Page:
Defenders of incentive compensation argue that the conflict of interest concerns with incentive compensation can be solved with disclosure. However, one of the biggest targets of the Spitzer investigation, Willis North America, publicly admitted that merely disclosing the presence of contingent compensation in a transaction is inadequate to protect consumers.[e] Over time ACE, AIG, Willis, Marsh & McLennan and AON reluctantly agreed to discontinue or severely curb contingent commission arrangements. While there is currently no outright ban on contingent commissions in any state, it could be argued that these concessions amount to de-facto recognition by the industry that the practice is improper.
Same Old Tricks: Are Supplemental Commissions Just as Bad?
While the movement towards curbing the use of contingent commissions seemed promising at first, insurance companies shifted to favor another form of incentive compensation that is also vulnerable to deceptive practices. So-called Supplemental Commissions, this new breed of incentive compensation still provides financial incentive to brokers in exchange for minimizing loss ratios and maximizing revenue growth and profitability by providing additional compensation based upon an agent's past performance.
Proponents of supplemental commissions argue that they are different than contingent commissions because they enable brokers to calculate and disclose commission packages to consumers at the beginning of a policy period. However, nothing actually requires insurance companies to disclose this information to consumers so it is unclear what percentage of brokers actually make adequate disclosure. For example, in the online producer compensation disclosures made by the ACE Group of insurance companies, ACE acknowledges that it does in fact pay supplemental commissions to independent agents based upon measures of profitability and revenue growth. However, ACE fails to provide any detailed disclosure about how much it pays in supplemental commissions.[f] In fact, a state industry lobbying group is doggedly fighting landmark legislation in New York State that would require insurance companies to disclose incentive compensation agreements to consumers. 
The fact remains that the growing use of supplemental commissions is widely considered to be no more than the same horse racing under a different name. London based brokerage giant Willis has stated that, “[Supplemental Commissions] have performance-driven elements that make lump-sum payments contingent on factors such as retention, growth and profitability-features that rendered contingent commission plans incompatible with conflict-free transparency and our clients' best interests.”  Willis was the first insurance brokerage to publicly shun supplemental commissions as it did with contingent commissions.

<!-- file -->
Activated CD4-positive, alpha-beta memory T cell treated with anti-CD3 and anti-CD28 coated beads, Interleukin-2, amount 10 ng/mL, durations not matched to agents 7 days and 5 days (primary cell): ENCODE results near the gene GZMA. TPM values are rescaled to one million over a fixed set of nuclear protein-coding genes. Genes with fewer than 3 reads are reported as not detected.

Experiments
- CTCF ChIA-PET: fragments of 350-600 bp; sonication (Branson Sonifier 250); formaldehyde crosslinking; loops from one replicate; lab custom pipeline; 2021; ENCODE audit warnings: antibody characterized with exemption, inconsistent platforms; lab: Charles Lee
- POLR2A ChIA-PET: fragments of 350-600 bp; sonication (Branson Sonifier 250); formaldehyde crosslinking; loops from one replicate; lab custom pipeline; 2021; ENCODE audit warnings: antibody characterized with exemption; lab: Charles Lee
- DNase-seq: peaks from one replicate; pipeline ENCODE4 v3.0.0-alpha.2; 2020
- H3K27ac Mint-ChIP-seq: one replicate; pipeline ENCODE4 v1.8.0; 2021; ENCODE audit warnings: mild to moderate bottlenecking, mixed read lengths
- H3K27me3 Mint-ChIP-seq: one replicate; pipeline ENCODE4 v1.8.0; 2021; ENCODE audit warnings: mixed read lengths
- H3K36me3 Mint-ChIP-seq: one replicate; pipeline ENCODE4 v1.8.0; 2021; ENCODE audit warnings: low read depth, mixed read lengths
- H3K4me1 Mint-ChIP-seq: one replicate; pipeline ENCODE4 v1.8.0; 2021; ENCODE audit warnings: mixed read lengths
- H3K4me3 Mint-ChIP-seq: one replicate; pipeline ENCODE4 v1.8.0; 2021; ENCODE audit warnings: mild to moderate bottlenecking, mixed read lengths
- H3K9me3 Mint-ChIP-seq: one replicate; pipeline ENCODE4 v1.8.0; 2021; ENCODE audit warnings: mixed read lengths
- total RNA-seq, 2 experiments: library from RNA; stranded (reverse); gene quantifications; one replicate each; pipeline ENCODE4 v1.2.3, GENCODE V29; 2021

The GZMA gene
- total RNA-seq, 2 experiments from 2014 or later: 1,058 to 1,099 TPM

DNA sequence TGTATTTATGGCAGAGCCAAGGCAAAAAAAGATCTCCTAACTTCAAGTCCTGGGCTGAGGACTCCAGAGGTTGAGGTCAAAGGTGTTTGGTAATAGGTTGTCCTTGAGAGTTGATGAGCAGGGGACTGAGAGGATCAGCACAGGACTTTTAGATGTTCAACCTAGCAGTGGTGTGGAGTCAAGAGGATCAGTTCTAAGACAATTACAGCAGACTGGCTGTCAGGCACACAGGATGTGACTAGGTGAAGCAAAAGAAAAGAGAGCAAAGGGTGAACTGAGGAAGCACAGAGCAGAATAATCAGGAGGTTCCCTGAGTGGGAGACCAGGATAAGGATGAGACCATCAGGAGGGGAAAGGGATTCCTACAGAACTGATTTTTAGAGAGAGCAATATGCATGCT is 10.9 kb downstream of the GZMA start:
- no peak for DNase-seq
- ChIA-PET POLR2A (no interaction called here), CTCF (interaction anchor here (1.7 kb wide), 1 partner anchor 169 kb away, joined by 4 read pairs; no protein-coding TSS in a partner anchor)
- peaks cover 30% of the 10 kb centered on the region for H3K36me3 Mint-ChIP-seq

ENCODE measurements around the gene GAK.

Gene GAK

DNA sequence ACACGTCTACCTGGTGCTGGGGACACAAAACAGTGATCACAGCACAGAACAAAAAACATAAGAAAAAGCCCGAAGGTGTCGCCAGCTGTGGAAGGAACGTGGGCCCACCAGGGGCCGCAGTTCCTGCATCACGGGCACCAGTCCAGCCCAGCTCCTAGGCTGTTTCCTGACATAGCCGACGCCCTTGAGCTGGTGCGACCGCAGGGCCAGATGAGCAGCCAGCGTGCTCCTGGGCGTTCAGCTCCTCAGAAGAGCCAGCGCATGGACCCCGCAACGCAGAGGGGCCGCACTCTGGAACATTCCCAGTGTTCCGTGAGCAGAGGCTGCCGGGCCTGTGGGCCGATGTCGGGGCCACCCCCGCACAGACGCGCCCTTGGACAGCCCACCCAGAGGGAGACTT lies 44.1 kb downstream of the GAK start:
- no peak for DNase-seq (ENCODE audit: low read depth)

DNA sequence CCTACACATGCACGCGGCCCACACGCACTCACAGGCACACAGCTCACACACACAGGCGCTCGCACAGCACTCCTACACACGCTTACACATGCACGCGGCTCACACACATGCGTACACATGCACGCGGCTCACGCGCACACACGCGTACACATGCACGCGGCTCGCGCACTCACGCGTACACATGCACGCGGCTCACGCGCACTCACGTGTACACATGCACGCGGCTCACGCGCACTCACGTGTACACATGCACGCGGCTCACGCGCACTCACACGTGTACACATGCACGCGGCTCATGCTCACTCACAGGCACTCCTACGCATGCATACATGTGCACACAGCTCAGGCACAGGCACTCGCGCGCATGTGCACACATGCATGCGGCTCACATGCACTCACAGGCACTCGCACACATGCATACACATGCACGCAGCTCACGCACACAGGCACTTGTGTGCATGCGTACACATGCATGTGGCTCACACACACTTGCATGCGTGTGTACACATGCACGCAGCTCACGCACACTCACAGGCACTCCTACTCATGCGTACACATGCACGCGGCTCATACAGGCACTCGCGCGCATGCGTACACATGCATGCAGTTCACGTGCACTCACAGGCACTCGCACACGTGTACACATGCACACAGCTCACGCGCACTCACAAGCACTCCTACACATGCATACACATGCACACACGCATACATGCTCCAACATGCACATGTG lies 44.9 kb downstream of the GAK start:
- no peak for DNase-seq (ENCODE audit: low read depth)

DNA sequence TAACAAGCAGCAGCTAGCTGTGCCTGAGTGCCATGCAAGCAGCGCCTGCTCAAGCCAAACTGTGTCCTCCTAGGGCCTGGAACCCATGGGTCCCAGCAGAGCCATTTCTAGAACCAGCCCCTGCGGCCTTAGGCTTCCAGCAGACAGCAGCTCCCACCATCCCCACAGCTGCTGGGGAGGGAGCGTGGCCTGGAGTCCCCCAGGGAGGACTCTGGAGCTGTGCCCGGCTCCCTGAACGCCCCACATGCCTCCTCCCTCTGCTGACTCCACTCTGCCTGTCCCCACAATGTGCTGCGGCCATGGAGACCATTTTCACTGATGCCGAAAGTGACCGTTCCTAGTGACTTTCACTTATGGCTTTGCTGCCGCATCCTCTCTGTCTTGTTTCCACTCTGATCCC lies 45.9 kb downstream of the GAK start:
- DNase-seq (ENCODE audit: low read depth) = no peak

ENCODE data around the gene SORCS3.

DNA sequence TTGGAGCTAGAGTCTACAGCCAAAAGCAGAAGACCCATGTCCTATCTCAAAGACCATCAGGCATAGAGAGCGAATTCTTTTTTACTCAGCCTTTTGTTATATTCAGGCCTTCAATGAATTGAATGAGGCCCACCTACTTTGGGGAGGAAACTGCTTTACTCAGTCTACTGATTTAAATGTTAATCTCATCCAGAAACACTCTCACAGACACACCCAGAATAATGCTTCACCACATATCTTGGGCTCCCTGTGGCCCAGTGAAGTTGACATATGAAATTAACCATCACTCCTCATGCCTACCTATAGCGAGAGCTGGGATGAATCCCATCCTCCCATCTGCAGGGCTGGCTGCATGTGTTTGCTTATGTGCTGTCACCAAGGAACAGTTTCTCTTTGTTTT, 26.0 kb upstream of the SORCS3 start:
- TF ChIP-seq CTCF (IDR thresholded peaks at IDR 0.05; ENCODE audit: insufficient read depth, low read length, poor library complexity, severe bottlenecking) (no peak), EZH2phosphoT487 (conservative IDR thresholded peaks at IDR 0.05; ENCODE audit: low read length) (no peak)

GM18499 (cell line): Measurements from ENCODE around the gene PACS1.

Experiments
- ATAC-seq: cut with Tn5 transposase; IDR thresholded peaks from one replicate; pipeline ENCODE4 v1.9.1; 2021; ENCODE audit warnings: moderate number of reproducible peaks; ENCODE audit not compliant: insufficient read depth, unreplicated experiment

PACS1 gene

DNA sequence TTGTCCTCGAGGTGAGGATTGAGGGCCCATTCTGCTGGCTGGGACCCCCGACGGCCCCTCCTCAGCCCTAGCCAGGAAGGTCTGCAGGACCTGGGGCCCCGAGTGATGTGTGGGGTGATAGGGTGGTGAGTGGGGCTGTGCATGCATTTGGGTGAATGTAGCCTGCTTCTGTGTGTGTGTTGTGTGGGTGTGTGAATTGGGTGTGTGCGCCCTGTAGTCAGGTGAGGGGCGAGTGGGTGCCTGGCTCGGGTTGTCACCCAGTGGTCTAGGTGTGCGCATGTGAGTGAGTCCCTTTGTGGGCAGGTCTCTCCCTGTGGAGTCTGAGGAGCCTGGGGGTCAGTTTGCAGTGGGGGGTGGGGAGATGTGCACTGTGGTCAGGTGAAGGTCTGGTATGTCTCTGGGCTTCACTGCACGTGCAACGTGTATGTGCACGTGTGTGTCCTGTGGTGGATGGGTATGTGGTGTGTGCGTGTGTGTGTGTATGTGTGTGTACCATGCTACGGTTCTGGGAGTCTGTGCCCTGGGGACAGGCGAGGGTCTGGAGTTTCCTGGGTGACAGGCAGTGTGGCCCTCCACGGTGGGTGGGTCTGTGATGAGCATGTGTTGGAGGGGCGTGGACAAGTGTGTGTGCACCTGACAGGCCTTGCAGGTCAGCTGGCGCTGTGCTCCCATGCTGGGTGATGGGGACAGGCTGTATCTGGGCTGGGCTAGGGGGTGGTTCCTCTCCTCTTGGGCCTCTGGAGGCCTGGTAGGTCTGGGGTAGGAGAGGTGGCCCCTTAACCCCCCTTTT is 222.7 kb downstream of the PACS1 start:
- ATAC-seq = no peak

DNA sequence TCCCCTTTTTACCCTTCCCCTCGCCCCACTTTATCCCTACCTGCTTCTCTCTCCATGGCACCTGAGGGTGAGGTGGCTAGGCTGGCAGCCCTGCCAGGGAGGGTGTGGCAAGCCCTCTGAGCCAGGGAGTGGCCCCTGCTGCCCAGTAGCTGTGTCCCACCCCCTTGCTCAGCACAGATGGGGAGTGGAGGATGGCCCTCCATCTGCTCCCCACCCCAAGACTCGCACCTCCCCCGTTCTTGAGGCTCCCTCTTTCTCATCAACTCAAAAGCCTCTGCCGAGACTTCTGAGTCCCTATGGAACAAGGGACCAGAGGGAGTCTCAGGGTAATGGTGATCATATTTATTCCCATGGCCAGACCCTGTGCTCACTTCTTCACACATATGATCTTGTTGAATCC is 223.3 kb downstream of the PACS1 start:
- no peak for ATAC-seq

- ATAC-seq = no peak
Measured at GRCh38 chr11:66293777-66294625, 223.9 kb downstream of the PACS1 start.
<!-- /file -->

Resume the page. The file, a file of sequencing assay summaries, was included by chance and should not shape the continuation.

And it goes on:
Overall, supplemental and contingent commissions remain in the public debate because of the dangers they pose to unwary policyholders. Consumers rely on brokers as experts. Insurance companies can prey upon this reliance by creating compensation structures that fatally conflict brokers in their duties to their clients. Stringent and uniform financial disclosure regulation, as proposed by the State of New York, will go a long way toward giving consumers the information needed to make sound decisions. However, disclosure does not eliminate the conflict. It is time for state insurance regulators to just say no to incentive compensation and to clearly define the duty an insurance brokerage owes to its clients.
[a]“Since at least the mid-1990s ACE and other insurers have paid hundreds of millions of dollars in so-called ‘contingent commissions’ to the world’s largest insurance brokers . . .” ACE Assurance of Discontinuance, p. 2, para 1 
[b]“Ace entered into a number of contingent commission agreements *(also known as “override” agreement) to pay compensation to [brokers], such as Marsh, Aon, Willis and Gallagher as a result of which they steered insurance policies to ACE to increase the volume of policies written by ACE, to keep retention levels of existing ACE polices above certain benchmarks, and to direct policies to ACE.” ACE Assurance of Discontinuance, p. 2, para 4 
[d]Ace Assurance of Discontinuance, p. 3-5  Regulatory Impact Statement for the Adoption of 11 NYCRR Part 30 (Regulation 194)  “New York State Attorney General and the New York State Insurance Department commenced a joint investigation in 2004 that uncovered instances of criminal bid rigging by a large insurance broker and several large insurers, as well as steering schemes involving a number of major insurers and other insurance producers. The investigation culminated in settlements between 2005 and 2006 under which producers and insurers paid more than $1 billion to recompense customers for harm resulting from bid rigging and steering.” 
[e]"As important as transparency is, it still isn't enough. We do not believe that it is enough to just reveal a practice that you know is not in your clients' best interests. That's not honoring the spirit of making your clients' interests paramount . . ." quoting Donald Baley, CEO of Willis North America.